October 22, 2018

Designing CRMs for Main Street (Toolbox) »

CRM developers like to think there is a one-size-fits-all solution for enterprises’ CRM needs — but that’s far from the truth. Small businesses often struggle with technology that was designed to meet the needs of much larger organizations.

We’re talking beyond budget constraints to the actual technical needs that hound small business owners and their staffs. Womply has set out to fix this problem with a CRM offering designed to fit the requirements of small companies that need an out-of-the-box solution that won’t demand an external technical consultant to get up and running.

According to Gartner, CRM is now the largest software market in the world, with global revenues of nearly $40 billion. It also enjoys 16 percent annual growth. But while 91 percent of companies with more than 11 employees use CRM software, little has been done to address the needs of the millions of small businesses on Main Street.

Smaller retailers across the United States are waking up to the advantages offered by CRM and are asking for something that will fit with their existing financial and operational constraints.

“Small businesses, especially mom-and-pop shops, can’t use traditional CRM systems,” explains Womply founder Toby Scammell. “Small businesses don’t have effective ways to collect customer information, which means they don’t know their customers and can’t keep them engaged after they leave.”

Womply’s CRM has been designed to meet the needs of a variety of businesses, including restaurants, salons, retailers, auto shops and medical and dental offices. Womply leverages a range of data sources to automatically create and update customer records. It can pre-populate records with data from 200 million consumer profiles and automates the creation of customer records.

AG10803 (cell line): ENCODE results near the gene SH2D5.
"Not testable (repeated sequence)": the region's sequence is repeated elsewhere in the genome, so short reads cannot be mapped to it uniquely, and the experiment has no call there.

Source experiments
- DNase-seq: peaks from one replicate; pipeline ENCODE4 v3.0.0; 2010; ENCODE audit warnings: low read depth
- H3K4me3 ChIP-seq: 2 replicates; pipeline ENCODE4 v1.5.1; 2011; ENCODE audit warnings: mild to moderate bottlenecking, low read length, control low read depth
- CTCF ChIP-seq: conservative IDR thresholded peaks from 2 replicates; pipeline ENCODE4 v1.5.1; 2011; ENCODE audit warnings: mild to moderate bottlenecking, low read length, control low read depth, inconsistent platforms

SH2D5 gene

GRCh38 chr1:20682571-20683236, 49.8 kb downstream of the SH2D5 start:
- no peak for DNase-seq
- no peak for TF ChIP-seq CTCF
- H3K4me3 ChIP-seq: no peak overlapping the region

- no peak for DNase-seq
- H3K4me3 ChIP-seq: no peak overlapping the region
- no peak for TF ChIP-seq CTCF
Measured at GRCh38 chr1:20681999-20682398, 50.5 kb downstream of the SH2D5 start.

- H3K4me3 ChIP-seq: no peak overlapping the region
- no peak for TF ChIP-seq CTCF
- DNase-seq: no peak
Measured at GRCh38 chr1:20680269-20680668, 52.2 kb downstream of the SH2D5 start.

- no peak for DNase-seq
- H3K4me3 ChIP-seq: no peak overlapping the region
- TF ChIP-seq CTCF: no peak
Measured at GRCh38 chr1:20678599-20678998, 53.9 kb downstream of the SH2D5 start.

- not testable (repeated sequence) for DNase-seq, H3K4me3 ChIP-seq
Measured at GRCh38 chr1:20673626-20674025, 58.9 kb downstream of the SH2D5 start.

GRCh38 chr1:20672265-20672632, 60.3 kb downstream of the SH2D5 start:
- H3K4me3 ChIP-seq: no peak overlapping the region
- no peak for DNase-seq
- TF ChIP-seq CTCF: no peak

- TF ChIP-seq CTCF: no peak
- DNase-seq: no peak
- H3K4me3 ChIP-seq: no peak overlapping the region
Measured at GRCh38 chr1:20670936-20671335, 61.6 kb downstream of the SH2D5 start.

“Software development for small businesses is fundamentally different from enterprise software,” Scammell says. “Small business owners can’t use software unless it automatically does important work, saves time instead of consuming it, and doesn’t require deep technical expertise.”

Other tasks that can be managed intuitively in-system include the connection of transaction history with customer profiles and the segmentation of customers into important sections like new customers or loyal ones. This can power a more personalized level of interaction with existing and prospective clients, loyalty programs and feedback. It represents a much higher level of customer engagement than smaller businesses were previously able to achieve.

Key Takeaways:

  • Smaller businesses in the United States, specifically those with fewer than 11 employees, are underserved by the CRM development community, creating an opportunity for companies that can deliver highly automated packages to this market to address the nature of small, owner-run enterprises.
  • Womply’s CRM has been designed specifically to bring many of the advantages of efficient CRMs into the small business environment while also introducing a high level of automation. It draws on considerable data resources, including a database of 200 million consumers.
  • While competition between CRM providers for major corporate accounts remains intense, software as a service delivery could be the key for CRMs to make inroads into the large but diverse Main Street business market in the United States.

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